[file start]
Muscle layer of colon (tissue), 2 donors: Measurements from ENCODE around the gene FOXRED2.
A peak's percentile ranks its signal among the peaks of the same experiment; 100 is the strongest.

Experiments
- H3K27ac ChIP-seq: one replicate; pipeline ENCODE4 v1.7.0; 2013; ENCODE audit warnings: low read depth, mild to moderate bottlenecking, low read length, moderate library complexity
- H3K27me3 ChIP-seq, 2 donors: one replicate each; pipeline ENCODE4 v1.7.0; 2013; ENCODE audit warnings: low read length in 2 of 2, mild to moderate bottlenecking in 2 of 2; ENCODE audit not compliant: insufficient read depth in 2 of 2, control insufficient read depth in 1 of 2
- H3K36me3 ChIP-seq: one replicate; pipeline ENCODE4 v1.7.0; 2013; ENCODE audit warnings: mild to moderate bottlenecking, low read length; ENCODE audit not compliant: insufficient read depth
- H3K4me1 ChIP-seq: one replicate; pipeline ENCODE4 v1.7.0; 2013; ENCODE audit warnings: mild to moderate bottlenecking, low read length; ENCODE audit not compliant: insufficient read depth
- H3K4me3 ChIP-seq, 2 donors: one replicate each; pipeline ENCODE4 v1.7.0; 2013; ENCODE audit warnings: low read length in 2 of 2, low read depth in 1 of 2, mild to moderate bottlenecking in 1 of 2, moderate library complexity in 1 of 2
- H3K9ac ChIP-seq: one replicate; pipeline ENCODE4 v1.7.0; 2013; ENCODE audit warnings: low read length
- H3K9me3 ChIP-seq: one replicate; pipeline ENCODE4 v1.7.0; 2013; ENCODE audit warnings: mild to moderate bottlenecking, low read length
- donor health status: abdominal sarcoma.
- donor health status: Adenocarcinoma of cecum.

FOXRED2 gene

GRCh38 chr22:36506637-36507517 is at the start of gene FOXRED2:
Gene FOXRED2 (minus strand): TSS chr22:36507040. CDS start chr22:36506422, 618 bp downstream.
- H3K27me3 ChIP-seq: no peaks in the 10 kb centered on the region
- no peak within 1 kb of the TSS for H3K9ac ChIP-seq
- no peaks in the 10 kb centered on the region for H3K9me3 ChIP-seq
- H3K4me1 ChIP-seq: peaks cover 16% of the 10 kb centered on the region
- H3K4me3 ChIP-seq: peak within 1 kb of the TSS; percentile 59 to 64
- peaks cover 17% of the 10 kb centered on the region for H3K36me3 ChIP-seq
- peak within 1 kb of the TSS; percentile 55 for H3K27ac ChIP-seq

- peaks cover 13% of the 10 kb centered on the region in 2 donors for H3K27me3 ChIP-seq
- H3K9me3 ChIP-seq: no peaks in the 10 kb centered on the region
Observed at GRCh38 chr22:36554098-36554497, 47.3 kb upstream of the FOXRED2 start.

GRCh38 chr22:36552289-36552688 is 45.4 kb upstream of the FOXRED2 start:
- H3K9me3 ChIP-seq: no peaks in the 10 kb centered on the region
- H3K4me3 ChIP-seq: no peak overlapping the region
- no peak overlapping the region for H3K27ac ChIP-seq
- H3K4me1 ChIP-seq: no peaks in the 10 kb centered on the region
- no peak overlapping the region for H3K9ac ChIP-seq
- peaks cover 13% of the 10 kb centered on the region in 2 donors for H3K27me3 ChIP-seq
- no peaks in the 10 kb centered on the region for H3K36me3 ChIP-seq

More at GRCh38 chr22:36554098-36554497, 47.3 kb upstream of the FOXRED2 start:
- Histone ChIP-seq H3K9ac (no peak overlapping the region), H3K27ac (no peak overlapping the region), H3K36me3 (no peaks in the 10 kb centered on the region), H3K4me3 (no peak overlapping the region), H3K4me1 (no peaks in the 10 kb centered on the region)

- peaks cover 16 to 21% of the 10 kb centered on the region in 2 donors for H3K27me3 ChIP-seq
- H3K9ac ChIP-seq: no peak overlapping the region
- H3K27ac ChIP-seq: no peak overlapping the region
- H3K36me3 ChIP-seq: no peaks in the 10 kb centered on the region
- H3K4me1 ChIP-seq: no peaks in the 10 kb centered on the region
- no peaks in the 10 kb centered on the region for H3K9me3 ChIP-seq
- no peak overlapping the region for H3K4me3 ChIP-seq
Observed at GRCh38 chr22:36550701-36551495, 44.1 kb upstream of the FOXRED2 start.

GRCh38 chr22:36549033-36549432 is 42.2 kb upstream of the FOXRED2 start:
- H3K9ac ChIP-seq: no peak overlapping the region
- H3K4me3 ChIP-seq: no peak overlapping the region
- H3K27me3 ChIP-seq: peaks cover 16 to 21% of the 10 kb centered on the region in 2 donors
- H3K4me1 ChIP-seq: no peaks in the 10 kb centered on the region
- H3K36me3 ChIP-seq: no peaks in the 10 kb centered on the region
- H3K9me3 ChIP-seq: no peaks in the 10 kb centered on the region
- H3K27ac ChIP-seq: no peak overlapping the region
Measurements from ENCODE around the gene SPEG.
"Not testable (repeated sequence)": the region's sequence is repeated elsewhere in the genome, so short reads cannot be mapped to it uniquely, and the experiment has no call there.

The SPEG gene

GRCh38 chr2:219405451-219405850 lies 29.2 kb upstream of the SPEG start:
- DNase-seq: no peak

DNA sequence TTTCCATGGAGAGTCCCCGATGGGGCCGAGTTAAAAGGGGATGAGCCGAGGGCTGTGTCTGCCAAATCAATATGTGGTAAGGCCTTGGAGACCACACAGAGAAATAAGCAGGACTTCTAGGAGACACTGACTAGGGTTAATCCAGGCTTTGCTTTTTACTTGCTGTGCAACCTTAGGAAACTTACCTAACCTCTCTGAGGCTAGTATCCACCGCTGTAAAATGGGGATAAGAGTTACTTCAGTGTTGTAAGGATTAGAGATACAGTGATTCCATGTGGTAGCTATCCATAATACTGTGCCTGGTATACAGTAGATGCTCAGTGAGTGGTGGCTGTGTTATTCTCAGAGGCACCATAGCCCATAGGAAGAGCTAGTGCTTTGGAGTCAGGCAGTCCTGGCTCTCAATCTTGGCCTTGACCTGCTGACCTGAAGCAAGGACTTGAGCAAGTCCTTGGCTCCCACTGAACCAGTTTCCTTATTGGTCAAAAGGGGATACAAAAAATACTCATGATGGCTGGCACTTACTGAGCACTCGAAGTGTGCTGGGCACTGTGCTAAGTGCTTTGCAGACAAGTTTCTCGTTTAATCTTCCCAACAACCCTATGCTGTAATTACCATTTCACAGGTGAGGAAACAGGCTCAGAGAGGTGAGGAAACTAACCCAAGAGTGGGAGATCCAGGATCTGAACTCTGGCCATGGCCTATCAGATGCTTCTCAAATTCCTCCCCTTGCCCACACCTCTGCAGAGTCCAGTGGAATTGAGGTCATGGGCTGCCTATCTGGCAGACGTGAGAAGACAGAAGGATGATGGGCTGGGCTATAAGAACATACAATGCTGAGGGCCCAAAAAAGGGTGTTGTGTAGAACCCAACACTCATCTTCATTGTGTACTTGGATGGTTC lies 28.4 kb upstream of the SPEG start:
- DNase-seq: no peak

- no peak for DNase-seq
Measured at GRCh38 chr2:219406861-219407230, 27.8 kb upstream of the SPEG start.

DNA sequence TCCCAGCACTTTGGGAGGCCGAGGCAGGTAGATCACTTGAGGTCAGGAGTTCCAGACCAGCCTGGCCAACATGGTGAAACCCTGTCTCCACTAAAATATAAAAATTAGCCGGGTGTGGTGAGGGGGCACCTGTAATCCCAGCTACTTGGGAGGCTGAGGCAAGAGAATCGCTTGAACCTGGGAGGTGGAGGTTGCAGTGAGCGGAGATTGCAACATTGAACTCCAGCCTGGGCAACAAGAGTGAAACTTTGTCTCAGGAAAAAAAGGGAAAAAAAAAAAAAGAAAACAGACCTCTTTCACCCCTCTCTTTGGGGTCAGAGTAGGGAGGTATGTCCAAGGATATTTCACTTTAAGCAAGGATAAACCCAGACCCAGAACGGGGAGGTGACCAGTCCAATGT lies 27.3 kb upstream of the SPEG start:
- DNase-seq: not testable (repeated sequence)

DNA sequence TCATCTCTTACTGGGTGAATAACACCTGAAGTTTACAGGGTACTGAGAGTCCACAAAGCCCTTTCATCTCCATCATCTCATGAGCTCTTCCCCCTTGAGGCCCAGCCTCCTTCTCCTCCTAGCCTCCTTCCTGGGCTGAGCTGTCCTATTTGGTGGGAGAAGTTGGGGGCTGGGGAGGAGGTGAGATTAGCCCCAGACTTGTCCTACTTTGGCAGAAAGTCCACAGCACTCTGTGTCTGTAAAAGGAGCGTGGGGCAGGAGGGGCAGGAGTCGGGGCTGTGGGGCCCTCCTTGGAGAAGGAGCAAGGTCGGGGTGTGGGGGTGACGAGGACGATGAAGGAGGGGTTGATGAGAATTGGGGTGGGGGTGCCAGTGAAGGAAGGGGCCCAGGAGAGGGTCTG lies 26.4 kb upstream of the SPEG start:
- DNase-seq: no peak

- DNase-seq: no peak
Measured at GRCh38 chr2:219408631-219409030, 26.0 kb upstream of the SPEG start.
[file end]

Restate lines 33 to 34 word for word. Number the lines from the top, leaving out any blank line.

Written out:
- no peaks in the 10 kb centered on the region for H3K36me3 ChIP-seq

More at GRCh38 chr22:36554098-36554497, 47.3 kb upstream of the FOXRED2 start: